nificant tongue that nobody can see. {Enthitses.) Ah ! Ah ! 
If you come with me to my country, I show you some things. 

Jes. {coolly waves him off'). Yes. Exactly. But please 
— who do you wish to see — old Missis or young Missis ? 

\_He makes an enthusiastic dash for her, 
{She bobs under his arm and bounds off "r.) I'll go and tell 
them both you're here. {EXIT, r. i e.) ' . 

&feit:i.«i.;-^J ',*'■, ;MsiaStiie*.4S,r,,''-« ■„, ._:■:.-;-,_., .-'.'^^ ':«;•&■-.-,._. <■ l» -..;.-/■» ^,-.'!^-;?i^.~j!fS:-i:.iiiM&,- 

\ Ot, Ousting the Boomefangf. 55 

Tam. (kissing his hand after her). Una bella ! The Signo- 
ra Bargiss have send for me ! A mysterious communica- 
tion that she can give me perhaps some information about 
the portrait. 

ENTER Mrs. Bargiss, r. i V).^ preceded by Jessie. 

Jessie. Missis is coming. 

Mrs. Bargiss. Oh, have you come, Signor ? 

{READ Y Corliss, to enter l. c. 

Tam. Signora ! {Profound bow.) I have received your 
little letter. 

Mrs. B. {to Jessie). Tell Miss Florence I wish to see 
her. [Jessie goes off^ r. c, attitudinizing till off. 

{To Tamborini.) Have you been to Nahant? 

Tam. Si, Signora, by the express train. {Gesture^ I 
found nothing but the cold weather that freeze — the ice, 
the snow, and the hotels shut up like everybody was dead. ~^ 

Mrs. B. (r.). I wrote you that I might be able to give 
you a hint regarding the original of that portrait. 

Tam. {ecstasy). Ah, Signora, if I could only telegraph 
the smallest gleam of hope to his lordship !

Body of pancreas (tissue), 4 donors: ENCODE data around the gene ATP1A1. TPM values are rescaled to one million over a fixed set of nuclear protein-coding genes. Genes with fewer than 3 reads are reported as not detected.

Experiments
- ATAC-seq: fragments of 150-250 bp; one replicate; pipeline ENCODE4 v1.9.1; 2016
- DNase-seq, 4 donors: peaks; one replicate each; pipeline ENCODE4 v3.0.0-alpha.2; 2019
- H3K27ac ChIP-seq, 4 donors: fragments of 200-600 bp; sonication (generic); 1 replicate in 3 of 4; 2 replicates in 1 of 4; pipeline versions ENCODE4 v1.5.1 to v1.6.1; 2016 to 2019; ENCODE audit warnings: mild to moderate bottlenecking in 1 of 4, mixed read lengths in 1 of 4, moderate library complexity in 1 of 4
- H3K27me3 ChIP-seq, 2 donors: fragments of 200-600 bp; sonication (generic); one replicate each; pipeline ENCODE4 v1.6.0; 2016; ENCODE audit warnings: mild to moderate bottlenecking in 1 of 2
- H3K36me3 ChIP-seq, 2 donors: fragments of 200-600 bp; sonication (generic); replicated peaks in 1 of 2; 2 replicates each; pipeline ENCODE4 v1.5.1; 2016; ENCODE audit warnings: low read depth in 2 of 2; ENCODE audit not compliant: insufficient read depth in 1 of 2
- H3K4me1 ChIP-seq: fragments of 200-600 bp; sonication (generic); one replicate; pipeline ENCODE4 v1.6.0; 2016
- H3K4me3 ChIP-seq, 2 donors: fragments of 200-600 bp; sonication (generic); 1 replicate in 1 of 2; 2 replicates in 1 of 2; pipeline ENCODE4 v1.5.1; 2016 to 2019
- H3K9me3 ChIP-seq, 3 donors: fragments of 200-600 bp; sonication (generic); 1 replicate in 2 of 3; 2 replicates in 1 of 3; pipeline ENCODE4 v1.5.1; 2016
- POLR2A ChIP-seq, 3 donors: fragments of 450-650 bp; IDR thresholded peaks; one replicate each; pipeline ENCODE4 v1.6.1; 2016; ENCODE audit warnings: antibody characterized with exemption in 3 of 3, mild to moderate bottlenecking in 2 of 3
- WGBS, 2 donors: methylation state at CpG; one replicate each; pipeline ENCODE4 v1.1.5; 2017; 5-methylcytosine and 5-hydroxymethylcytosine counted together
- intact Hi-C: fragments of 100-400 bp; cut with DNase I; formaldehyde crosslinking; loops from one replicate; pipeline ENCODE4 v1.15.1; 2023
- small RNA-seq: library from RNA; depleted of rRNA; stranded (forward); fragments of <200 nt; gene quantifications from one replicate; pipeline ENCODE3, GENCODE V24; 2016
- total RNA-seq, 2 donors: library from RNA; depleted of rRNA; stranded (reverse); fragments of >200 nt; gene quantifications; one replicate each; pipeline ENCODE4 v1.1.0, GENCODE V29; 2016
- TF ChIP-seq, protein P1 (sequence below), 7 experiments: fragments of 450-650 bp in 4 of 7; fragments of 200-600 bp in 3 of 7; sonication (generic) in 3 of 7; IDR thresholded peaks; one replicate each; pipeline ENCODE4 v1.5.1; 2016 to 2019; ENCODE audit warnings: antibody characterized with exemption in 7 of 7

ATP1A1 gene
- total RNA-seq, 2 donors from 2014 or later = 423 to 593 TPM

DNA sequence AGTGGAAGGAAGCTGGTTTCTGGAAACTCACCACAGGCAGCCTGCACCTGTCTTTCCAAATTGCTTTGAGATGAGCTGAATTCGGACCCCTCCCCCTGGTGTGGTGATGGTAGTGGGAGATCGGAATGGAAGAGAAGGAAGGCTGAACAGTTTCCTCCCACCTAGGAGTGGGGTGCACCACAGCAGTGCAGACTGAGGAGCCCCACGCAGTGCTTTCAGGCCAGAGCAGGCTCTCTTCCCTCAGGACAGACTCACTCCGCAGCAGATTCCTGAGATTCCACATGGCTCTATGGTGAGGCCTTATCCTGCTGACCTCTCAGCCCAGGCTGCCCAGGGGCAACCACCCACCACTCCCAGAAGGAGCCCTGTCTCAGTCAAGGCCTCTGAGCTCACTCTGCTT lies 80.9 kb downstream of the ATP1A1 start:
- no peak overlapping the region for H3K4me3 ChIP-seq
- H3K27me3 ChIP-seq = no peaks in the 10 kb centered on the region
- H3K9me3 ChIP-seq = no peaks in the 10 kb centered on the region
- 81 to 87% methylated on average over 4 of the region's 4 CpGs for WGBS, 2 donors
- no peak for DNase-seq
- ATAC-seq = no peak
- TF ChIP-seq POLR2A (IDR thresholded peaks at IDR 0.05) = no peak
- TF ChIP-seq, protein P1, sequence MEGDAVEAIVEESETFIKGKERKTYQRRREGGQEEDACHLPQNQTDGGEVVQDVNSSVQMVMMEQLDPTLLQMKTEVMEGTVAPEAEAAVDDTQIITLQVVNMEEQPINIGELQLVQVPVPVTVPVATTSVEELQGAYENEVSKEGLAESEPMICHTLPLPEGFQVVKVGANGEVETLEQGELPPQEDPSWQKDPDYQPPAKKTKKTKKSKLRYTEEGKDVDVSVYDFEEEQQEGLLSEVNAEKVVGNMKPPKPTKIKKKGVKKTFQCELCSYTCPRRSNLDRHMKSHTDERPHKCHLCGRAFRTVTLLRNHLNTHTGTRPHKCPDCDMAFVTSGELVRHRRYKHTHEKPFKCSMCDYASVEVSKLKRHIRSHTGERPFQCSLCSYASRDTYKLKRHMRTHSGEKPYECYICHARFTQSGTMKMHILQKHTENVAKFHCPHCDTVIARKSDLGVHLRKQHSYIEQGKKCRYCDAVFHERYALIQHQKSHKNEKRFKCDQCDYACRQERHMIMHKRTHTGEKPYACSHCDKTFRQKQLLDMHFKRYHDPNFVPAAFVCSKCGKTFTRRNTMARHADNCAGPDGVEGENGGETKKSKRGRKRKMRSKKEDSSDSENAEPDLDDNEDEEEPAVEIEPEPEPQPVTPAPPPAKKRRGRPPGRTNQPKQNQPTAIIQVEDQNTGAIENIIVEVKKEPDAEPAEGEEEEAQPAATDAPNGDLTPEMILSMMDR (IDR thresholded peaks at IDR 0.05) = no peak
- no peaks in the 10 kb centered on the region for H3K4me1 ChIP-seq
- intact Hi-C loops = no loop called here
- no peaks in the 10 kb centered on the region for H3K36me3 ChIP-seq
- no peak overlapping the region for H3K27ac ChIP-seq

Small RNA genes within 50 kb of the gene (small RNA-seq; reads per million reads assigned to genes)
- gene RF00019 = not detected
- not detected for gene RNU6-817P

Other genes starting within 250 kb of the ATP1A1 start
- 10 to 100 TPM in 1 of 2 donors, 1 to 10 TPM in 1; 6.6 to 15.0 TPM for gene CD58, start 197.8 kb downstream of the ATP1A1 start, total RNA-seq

Mrs. B. Possibly you may. I cannot announce anything;; 
definite as yet — but I have a few important questions to-; 
ask you first about his lordship. . 

Tam. Signora ! Ask me everything. Here is my whole 
heart. {As if tearing it out and offering it with both hands.) 
Make your own selection. What do you want to know ? 

Mrs. B. Come into the library. We shall be undis- 

Tam. Ma si — with pleasure. {Follows her, keeping step to 
dance music, which still continues. She turns. He checks him- 
self and bows profoundly^ La piego, Signorz, la piego. 


ENTER Jessie, r. c, with a pair of Flossy's shoes. 

. , Jessie. Yes, Miss Flos. I'll see to it. 

56 Seven -Twenty -Eight; ! j 

ENTER Corliss, l. c. ' 

Corliss. Will you have the kindness to give my card to 
Miss Florence at once ? Ah, Jessie 1 Wasn't Signor Tam- 
borini here just now ? 

Jes. {laughs). Yes, sir. I should think he was. 

Cor. What did he want ? {^READ Y Flossy, to enter r. c. 

Jes. I don't know. He's with Mrs. Bargiss now in the 
library. {Crosses to l.) But he danced for me most beauti- 
ful, and tra-la-la'd divinely. {Imitates Tamborini, holding the 
slippers over her head in her L. hand.) 

Cor. (r.). What are those ? 

Jes. Miss Flossy's shoes. 

Cor. {aside). Charming slippers ! (7^ Jessie.) And you 
are sure Signor Tamborini didn't see her ? 

Jes. Oh, sure. 

Cor. {gives her money). Add that to your collection of